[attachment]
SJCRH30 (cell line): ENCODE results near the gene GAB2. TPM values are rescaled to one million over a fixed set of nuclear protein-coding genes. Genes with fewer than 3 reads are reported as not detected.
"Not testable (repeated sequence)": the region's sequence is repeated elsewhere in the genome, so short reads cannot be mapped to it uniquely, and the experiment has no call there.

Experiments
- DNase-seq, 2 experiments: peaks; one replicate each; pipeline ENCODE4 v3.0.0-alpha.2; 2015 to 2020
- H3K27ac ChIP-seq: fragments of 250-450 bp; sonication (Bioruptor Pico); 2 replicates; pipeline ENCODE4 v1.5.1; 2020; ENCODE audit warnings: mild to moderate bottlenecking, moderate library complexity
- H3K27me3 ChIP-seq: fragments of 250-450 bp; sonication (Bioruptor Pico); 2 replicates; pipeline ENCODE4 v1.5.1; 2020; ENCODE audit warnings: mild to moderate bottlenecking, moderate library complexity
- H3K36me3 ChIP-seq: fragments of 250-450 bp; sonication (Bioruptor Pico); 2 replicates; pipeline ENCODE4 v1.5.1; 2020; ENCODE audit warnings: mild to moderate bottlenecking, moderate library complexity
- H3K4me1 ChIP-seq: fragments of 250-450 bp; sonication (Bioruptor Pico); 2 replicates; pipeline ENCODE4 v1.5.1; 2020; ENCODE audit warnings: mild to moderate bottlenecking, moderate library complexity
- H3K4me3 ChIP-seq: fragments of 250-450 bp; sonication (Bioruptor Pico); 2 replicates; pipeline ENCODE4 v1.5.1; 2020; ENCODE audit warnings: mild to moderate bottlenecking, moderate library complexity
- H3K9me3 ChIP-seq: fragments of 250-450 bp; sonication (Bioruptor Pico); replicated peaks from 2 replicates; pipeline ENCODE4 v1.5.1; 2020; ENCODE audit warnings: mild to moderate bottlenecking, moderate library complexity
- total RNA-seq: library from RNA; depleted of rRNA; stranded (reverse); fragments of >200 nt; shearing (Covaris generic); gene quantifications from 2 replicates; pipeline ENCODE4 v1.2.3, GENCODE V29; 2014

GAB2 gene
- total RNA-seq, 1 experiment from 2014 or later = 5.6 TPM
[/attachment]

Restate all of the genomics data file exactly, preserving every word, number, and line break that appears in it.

SJCRH30 (cell line): ENCODE results near the gene GAB2. TPM values are rescaled to one million over a fixed set of nuclear protein-coding genes. Genes with fewer than 3 reads are reported as not detected.
"Not testable (repeated sequence)": the region's sequence is repeated elsewhere in the genome, so short reads cannot be mapped to it uniquely, and the experiment has no call there.

Experiments
- DNase-seq, 2 experiments: peaks; one replicate each; pipeline ENCODE4 v3.0.0-alpha.2; 2015 to 2020
- H3K27ac ChIP-seq: fragments of 250-450 bp; sonication (Bioruptor Pico); 2 replicates; pipeline ENCODE4 v1.5.1; 2020; ENCODE audit warnings: mild to moderate bottlenecking, moderate library complexity
- H3K27me3 ChIP-seq: fragments of 250-450 bp; sonication (Bioruptor Pico); 2 replicates; pipeline ENCODE4 v1.5.1; 2020; ENCODE audit warnings: mild to moderate bottlenecking, moderate library complexity
- H3K36me3 ChIP-seq: fragments of 250-450 bp; sonication (Bioruptor Pico); 2 replicates; pipeline ENCODE4 v1.5.1; 2020; ENCODE audit warnings: mild to moderate bottlenecking, moderate library complexity
- H3K4me1 ChIP-seq: fragments of 250-450 bp; sonication (Bioruptor Pico); 2 replicates; pipeline ENCODE4 v1.5.1; 2020; ENCODE audit warnings: mild to moderate bottlenecking, moderate library complexity
- H3K4me3 ChIP-seq: fragments of 250-450 bp; sonication (Bioruptor Pico); 2 replicates; pipeline ENCODE4 v1.5.1; 2020; ENCODE audit warnings: mild to moderate bottlenecking, moderate library complexity
- H3K9me3 ChIP-seq: fragments of 250-450 bp; sonication (Bioruptor Pico); replicated peaks from 2 replicates; pipeline ENCODE4 v1.5.1; 2020; ENCODE audit warnings: mild to moderate bottlenecking, moderate library complexity
- total RNA-seq: library from RNA; depleted of rRNA; stranded (reverse); fragments of >200 nt; shearing (Covaris generic); gene quantifications from 2 replicates; pipeline ENCODE4 v1.2.3, GENCODE V29; 2014

GAB2 gene
- total RNA-seq, 1 experiment from 2014 or later = 5.6 TPM